Friday, December 14, 2012
NEW WILMINGTON, Pa. - Two Westminster students and a professor hosted a workshop at the Three Rivers TESOL Conference Oct. 27 at Duquesne University.
"Socratic Seminars: A Powerful (and Fun) Metacognitive Discussion Technique" was presented by Tina Keller, lecturer of education, Jenna Grandy, and Maggie Hess. During the interactive session, the theoretical background and process of using Socratic Seminars as a metacognitive technique was examined. The session included the opportunity for members to participate in a short Socratic Seminar, which was facilitated by Grandy and Hess. Additionally, a question and answer time was allotted with Grandy, Hess and Keller to provide participants with the opportunity to see the strategy from a variety of perspectives.
"In a Socratic Seminar, the participants carry the burden of responsibility for the quality of the discussion. Good discussions occur when participants study the text closely in advance, listen actively, share their ideas and questions in response to the ideas and questions of others, and search for evidence in the text to support their ideas," Keller said. "The discussion is not about right answers; it is not a debate. Students are encouraged to think out loud and to exchange ideas openly while examining ideas in a rigorous, thoughtful, manner."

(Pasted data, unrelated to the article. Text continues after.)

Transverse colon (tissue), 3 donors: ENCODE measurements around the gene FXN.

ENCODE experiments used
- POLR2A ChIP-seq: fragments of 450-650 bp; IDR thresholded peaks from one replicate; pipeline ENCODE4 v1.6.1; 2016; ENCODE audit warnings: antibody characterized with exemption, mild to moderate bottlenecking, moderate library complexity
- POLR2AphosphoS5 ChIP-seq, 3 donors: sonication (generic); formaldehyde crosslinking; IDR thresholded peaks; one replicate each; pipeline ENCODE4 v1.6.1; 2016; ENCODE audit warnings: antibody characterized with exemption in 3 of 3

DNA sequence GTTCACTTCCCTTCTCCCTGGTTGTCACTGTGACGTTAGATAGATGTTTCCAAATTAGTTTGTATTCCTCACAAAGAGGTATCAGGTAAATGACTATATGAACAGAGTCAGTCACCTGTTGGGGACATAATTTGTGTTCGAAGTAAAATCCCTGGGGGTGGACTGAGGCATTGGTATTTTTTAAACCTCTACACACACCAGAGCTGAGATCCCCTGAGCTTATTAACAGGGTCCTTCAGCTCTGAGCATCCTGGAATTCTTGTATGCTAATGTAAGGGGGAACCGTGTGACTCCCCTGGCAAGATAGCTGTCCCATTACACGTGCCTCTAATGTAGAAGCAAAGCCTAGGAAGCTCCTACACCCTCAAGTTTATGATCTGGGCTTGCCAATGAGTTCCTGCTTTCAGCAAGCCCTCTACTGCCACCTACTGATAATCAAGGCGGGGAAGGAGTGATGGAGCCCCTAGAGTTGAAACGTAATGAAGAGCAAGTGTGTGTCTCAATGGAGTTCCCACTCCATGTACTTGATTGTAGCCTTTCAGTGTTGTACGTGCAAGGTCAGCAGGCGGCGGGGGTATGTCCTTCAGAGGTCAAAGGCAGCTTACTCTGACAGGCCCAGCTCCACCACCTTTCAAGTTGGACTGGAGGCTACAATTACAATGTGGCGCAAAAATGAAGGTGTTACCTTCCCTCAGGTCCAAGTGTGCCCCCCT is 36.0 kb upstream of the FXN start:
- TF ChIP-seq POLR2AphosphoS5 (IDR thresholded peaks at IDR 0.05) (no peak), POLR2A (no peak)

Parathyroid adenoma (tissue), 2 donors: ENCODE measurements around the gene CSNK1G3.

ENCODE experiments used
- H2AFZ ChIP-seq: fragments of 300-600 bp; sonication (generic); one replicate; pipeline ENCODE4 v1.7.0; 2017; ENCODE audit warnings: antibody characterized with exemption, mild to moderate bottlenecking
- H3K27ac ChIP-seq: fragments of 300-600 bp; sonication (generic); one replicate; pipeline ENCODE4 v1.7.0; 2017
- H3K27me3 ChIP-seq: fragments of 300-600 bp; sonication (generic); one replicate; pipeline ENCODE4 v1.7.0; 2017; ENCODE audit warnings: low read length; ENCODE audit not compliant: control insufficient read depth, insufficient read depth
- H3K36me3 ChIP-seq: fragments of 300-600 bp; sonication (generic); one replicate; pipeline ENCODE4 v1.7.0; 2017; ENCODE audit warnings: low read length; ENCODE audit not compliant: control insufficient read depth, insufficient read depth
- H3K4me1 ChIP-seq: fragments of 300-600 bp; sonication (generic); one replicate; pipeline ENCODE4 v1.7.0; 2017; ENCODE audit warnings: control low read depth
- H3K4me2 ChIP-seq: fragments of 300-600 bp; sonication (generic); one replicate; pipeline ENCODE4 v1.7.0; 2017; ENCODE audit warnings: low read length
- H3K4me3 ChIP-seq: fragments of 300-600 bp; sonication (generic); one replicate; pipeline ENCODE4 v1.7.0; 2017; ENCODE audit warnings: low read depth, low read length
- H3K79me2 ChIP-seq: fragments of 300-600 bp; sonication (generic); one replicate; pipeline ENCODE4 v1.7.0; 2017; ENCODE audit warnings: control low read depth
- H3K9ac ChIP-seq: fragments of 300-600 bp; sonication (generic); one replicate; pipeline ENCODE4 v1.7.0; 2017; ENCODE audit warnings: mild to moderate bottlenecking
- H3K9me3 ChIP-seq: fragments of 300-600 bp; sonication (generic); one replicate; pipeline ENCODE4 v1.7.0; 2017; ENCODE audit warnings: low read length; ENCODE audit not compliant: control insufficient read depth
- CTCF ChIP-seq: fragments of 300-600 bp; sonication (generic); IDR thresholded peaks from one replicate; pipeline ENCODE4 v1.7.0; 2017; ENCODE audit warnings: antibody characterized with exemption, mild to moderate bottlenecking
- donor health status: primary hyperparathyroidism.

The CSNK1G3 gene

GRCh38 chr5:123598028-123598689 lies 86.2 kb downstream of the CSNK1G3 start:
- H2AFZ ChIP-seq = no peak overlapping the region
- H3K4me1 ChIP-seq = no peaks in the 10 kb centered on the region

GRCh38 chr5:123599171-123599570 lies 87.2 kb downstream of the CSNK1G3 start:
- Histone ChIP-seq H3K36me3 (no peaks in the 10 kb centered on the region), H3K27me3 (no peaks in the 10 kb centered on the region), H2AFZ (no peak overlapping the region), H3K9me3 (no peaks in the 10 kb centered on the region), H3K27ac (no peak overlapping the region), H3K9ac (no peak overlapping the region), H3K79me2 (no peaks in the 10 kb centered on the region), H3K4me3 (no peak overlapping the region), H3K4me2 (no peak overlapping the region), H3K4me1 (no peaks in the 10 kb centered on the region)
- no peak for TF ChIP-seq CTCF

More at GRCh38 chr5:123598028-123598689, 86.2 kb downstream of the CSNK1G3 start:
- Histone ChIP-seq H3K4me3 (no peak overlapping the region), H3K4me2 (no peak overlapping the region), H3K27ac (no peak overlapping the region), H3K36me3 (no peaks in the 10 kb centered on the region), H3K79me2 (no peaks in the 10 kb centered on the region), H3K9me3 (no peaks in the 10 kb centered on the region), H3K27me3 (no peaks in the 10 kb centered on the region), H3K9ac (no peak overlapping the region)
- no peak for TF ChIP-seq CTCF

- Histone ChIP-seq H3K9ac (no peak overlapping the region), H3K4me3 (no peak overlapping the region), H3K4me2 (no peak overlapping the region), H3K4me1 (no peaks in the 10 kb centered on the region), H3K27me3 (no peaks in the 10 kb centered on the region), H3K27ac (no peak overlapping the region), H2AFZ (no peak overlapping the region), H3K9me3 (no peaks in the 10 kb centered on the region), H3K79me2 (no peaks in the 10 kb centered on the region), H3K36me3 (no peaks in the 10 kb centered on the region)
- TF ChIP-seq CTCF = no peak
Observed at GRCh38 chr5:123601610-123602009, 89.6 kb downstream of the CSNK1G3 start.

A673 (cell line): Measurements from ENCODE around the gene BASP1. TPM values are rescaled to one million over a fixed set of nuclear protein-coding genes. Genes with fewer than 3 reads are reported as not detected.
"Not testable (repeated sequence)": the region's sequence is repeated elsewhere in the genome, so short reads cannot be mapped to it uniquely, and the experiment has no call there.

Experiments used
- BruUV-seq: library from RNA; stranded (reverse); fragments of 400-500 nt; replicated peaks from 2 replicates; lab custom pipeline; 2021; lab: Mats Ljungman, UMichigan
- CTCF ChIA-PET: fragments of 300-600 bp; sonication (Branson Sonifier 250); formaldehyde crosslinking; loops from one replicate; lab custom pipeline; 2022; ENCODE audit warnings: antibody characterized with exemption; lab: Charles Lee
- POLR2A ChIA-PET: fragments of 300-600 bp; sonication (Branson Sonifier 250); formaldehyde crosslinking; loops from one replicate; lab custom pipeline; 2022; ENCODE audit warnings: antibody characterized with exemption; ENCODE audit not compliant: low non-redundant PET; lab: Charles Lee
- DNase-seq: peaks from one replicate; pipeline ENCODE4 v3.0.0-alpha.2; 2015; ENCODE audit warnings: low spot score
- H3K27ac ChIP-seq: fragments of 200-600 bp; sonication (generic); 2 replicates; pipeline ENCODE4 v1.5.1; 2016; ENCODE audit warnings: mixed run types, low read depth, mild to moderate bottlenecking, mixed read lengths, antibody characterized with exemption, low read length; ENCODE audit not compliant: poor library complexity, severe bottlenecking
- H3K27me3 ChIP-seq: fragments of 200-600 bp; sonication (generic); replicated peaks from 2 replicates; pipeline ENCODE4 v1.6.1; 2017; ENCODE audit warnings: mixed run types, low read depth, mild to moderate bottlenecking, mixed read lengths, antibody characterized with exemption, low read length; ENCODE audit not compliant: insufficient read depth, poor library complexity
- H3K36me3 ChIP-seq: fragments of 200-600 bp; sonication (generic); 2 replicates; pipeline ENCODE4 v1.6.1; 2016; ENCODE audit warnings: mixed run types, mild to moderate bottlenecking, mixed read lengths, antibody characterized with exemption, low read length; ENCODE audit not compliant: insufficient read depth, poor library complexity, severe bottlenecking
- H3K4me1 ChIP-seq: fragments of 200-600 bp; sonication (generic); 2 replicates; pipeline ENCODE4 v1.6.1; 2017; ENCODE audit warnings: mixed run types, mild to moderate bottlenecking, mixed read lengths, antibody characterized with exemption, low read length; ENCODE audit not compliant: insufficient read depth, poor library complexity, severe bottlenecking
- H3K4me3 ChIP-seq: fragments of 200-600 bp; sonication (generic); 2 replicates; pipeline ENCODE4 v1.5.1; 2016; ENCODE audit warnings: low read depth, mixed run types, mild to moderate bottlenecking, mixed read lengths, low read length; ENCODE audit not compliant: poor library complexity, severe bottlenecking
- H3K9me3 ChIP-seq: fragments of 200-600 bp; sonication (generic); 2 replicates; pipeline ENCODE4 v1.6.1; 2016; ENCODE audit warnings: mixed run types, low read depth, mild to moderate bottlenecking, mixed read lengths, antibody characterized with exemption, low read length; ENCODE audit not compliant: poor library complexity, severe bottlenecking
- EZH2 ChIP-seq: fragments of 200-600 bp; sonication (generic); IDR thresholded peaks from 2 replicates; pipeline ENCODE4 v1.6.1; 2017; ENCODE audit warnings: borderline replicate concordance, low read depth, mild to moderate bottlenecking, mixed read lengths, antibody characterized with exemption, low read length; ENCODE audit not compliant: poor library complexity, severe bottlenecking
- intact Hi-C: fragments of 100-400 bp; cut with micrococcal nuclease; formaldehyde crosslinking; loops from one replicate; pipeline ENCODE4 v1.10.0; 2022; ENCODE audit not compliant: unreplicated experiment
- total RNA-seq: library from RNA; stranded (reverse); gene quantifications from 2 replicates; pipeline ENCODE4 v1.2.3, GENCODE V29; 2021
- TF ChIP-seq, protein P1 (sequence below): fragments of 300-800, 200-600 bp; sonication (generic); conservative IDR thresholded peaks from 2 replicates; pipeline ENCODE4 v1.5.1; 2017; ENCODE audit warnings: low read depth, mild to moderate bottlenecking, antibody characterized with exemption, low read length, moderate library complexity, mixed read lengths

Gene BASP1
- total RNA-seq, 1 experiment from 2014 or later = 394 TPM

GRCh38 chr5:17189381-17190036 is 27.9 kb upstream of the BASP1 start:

Keller earned an undergraduate degree in elementary education from Messiah College and a master's in curriculum and instruction with an emphasis in children's literature from Pennsylvania State University.
Grandy, a sophomore early childhood/special education major, is a daughter of Leonard and Darla Grandy and a graduate of Sharpsville High School.
Hess, a sophomore English major and secondary education minor, is a daughter of Karen Jasper of Everett and a graduate of Chestnut Ridge High School.
The mission of the Department of Education at Westminster College is to prepare early childhood/special education and secondary teachers who are distinguished by their subject matter knowledge, interpersonal capacities, pedagogical skills, and professional attitudes. Through study in general course work and professional education, students are encouraged to build a professional knowledge base. Meaningful classroom experiences, opportunities with children, and partnerships with schools and agencies enable students to make connections between academic work and the field of basic education.
Contact Keller at (724) 946-6034 or email for additional information on the program.